Variety in Meat Cuts from Firsthand Foods

Celebrating Variety in the Meat We Eat

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It’s often said that variety is the spice of life. Ever stop to wonder what it would be like if all Fuji apples were the same color? If all Beauregard sweetpotatoes were the same shape? If all Celebrity tomatoes were the same size? It’s hard to imagine such uniformity. We’ve grown accustomed to variety in fruits and vegetables. In fact, we enjoy it. 

But we tend not to have the same attitude towards meat. We expect chicken to taste like chicken each and every time and to differ only by the seasonings used in its preparation. 

Well, folks, we’re here to say that meat is, by its very nature, not uniform. In fact, variability is the norm, especially when animals are raised outdoors in their natural habitat rather than in a feedlot or indoors in confinement where feeding regimes and climate are tightly controlled. 

We work closely with our farmers to ensure that they meet our standards for environmental stewardship, humane production, and meat quality. We focus on genetic selection, pasture management and consistent nutrition yield reliable deliciousness, tenderness and flavor. And still we see variability. It’s not uncommon for us to bring in a set of steers from one farm that have been born within a few days of each other, have the same genetics and grazed together in the same pastures throughout their lives. But one of them will be a full 75 pounds heavier than the others, have a larger rib-eye primal and evidence greater fat content.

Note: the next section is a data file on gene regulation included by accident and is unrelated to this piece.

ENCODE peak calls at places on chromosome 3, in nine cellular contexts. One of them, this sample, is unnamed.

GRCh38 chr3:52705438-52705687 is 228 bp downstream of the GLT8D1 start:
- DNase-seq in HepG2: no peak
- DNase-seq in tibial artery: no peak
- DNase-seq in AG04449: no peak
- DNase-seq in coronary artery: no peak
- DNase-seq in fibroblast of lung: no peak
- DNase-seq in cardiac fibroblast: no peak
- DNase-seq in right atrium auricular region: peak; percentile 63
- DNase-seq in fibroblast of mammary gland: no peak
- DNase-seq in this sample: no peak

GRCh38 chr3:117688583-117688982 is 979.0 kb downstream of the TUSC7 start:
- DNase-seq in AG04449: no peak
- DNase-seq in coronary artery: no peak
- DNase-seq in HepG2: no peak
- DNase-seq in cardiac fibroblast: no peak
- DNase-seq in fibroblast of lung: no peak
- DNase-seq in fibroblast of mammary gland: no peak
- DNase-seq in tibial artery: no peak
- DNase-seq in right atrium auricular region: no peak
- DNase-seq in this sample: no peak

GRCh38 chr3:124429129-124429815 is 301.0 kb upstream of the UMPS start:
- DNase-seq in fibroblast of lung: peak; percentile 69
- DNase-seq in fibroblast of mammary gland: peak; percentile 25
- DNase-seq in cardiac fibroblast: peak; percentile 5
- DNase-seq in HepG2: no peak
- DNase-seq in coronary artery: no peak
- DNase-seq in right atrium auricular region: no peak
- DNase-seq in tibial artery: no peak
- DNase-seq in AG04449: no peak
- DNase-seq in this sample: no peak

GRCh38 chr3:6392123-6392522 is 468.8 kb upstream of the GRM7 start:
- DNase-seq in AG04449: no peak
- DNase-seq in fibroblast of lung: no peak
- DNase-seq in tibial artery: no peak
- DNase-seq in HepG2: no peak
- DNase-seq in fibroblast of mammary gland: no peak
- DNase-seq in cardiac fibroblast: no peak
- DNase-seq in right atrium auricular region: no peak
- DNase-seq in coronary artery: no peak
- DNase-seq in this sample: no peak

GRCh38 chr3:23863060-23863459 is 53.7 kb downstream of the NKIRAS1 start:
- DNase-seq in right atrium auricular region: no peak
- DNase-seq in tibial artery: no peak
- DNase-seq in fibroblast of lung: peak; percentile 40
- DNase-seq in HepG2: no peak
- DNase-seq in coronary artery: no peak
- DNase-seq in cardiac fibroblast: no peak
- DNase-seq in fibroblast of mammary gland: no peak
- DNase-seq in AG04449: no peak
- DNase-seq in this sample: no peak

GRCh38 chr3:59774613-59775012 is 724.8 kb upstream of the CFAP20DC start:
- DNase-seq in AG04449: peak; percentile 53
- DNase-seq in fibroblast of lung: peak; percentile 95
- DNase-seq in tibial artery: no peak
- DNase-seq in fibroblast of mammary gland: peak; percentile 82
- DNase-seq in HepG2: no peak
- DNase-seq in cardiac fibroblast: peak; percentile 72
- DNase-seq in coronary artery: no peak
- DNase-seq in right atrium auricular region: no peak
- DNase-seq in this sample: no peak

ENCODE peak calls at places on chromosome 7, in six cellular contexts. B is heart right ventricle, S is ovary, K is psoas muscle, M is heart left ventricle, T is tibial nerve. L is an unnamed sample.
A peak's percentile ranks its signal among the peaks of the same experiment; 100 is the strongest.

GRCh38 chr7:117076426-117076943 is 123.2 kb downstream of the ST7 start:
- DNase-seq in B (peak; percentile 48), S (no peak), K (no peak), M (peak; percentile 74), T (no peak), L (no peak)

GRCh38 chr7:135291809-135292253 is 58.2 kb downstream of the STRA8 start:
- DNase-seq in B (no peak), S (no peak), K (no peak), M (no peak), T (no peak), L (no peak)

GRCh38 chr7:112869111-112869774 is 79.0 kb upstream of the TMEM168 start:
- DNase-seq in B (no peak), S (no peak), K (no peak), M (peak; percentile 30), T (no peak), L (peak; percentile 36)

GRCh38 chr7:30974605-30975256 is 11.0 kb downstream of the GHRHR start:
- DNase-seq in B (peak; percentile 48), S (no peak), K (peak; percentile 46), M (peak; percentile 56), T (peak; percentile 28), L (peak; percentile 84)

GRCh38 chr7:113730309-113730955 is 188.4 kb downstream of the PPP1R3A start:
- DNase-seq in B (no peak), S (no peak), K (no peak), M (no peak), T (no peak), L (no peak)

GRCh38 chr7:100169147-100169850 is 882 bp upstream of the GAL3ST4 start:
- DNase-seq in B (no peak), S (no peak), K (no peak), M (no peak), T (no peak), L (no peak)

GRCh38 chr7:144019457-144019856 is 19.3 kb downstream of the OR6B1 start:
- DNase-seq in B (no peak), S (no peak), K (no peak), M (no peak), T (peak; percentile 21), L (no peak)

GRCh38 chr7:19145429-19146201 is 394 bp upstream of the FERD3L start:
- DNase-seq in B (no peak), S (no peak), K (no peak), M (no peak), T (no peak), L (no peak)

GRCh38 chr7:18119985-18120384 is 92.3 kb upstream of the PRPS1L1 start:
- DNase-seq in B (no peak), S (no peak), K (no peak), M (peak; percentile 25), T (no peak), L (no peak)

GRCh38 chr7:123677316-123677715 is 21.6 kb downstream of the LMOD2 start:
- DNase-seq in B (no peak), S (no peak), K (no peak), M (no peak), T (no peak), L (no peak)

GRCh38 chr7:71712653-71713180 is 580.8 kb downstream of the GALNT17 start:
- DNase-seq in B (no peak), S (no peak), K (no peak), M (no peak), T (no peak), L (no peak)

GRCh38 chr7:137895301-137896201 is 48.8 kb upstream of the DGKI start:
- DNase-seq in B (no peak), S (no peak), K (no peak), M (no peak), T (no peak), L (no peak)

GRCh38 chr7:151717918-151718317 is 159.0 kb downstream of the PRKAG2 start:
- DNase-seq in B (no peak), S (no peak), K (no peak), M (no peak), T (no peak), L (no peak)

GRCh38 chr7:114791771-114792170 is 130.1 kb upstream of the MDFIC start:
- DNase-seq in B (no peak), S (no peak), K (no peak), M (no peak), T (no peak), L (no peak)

Its mystifying on some level. But then look at the human population! Brothers and sisters can vary widely. The same is true in the animal world. According to Dr. Matt Poore, Beef Extension Specialist at NC State University and Director of Amazing Grazing, there is greater intra-species variability than there is inter-species variability. In other words, sibling steers are more likely to differ genetically than steers of different parentage.

So it’s time to start celebrating variability in the meat we eat. And we can start by cultivating awareness. When you’re shopping for steaks or chops, notice the variety available and appreciate that you can choose the size that best suits you and your family. When you next find yourself biting into a burger or cutting up a steak, pay attention to the flavor and tenderness of the meat, not just its toppings. These are the steps to developing a discerning palette that appreciates variety.